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Detection of Argon-40 in the lunar exosphere

Planetary scientists prefer to call the thin gaseous envelope around the Moon as the ‘Lunar exosphere’ since it is so tenuous that the gas atoms very rarely collide with each other. While the Earth’s atmosphere near the mean sea level contains ~1019 atoms in a cubic centimetre of volume, the lunar exosphere contains ~ 104 to 106atoms in a cubic centimetre.

Argon-40 (40Ar), which is one of the isotopes of the noble gas Argon, is an important constituent of the lunar exosphere. It originates from the radioactive disintegration of Potassium-40 (40K), which has a half-life of ~1.2 X 109 years. The radioactive 40K nuclide, which is present deep below the lunar surface, disintegrates to 40Ar, which, in turn, diffuses through the intergranular space and makes way up to the lunar exosphere through seepages and faults.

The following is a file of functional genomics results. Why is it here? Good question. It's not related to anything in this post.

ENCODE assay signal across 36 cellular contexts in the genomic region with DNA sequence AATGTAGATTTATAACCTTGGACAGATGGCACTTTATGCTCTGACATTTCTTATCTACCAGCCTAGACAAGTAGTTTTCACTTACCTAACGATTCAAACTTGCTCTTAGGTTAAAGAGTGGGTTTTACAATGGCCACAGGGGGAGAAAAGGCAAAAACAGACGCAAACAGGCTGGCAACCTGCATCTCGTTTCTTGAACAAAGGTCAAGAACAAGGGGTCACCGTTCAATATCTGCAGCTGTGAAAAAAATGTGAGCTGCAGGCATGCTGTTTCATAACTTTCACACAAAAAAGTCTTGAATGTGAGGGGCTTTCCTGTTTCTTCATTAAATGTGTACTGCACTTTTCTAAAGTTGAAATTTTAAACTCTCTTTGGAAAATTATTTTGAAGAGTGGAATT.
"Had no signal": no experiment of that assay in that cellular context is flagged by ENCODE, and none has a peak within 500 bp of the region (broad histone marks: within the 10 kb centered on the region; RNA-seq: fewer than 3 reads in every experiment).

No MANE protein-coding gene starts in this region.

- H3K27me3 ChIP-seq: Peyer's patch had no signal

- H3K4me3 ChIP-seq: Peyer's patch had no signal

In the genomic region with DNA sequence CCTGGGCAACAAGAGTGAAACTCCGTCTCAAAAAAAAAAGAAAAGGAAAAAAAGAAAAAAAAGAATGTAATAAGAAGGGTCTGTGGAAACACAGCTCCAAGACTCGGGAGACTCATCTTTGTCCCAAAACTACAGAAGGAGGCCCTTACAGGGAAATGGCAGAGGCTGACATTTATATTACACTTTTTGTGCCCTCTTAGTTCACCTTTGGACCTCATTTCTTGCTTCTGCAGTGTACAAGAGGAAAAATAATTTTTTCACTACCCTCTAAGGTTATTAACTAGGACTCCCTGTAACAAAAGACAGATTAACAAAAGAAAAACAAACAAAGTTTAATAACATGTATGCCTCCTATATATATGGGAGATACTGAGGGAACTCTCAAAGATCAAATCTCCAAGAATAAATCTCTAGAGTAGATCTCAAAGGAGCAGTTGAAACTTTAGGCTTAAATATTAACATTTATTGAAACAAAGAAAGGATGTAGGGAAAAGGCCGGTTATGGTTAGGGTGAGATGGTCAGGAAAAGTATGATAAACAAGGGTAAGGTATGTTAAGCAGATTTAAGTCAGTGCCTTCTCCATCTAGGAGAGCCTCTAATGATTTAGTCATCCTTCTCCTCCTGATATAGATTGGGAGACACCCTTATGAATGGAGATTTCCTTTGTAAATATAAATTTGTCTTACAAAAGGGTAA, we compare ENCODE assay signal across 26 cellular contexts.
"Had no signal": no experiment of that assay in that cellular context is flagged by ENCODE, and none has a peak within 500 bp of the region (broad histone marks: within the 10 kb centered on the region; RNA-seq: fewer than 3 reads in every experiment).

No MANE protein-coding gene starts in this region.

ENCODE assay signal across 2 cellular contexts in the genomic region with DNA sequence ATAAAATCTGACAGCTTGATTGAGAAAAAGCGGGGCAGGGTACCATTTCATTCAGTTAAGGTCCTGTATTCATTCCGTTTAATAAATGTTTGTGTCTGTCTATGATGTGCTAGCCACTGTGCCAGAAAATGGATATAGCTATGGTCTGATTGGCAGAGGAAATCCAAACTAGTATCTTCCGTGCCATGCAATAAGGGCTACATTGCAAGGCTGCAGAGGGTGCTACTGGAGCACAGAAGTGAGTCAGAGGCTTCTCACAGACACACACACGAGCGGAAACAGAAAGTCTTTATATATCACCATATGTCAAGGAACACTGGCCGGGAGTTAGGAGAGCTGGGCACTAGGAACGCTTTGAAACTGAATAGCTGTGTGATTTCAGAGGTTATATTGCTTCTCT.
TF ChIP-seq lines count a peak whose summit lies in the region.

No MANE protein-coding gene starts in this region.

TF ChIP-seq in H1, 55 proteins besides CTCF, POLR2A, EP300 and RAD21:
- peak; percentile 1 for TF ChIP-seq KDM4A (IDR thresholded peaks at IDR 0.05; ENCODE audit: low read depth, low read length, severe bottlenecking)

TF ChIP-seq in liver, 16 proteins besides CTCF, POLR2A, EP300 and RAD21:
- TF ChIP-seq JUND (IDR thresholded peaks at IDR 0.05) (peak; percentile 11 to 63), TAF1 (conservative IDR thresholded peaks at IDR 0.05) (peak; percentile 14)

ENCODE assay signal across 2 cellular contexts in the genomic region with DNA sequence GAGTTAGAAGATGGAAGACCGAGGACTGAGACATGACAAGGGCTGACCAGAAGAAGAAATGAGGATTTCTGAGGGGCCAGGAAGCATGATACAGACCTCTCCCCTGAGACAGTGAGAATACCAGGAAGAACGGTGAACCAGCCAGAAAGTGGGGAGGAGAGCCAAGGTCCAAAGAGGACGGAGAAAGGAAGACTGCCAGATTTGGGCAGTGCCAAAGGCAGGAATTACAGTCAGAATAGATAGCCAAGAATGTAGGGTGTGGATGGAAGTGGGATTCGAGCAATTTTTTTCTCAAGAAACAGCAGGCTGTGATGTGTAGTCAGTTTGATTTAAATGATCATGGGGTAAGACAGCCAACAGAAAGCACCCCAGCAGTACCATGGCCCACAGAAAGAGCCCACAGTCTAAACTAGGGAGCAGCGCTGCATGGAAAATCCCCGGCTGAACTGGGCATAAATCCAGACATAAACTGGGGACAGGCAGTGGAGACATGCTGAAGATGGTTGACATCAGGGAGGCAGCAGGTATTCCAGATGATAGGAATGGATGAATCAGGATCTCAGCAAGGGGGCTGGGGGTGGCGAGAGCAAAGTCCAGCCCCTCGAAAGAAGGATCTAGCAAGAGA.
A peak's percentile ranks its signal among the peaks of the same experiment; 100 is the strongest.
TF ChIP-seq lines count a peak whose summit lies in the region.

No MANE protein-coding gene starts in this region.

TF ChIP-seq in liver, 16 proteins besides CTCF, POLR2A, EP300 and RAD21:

The Chandra’s Atmospheric Composition Explorer-2 (CHACE-2) payload aboard the Chandrayaan-2 orbiter, is a neutral mass spectrometer-based payload which can detect constituents in the lunar neutral exosphere in the range of 1-300 amu (atomic mass unit). As part of its early operation, it has detected 40Ar in the lunar exosphere from an altitude of ~100 km, capturing the day-night variations of concentration. 40Ar being a condensable gas at the temperatures and pressures that prevail on the lunar surface, condenses during lunar night. After lunar dawn, the 40Ar starts getting released to the lunar exosphere (blue shaded region in figure).”

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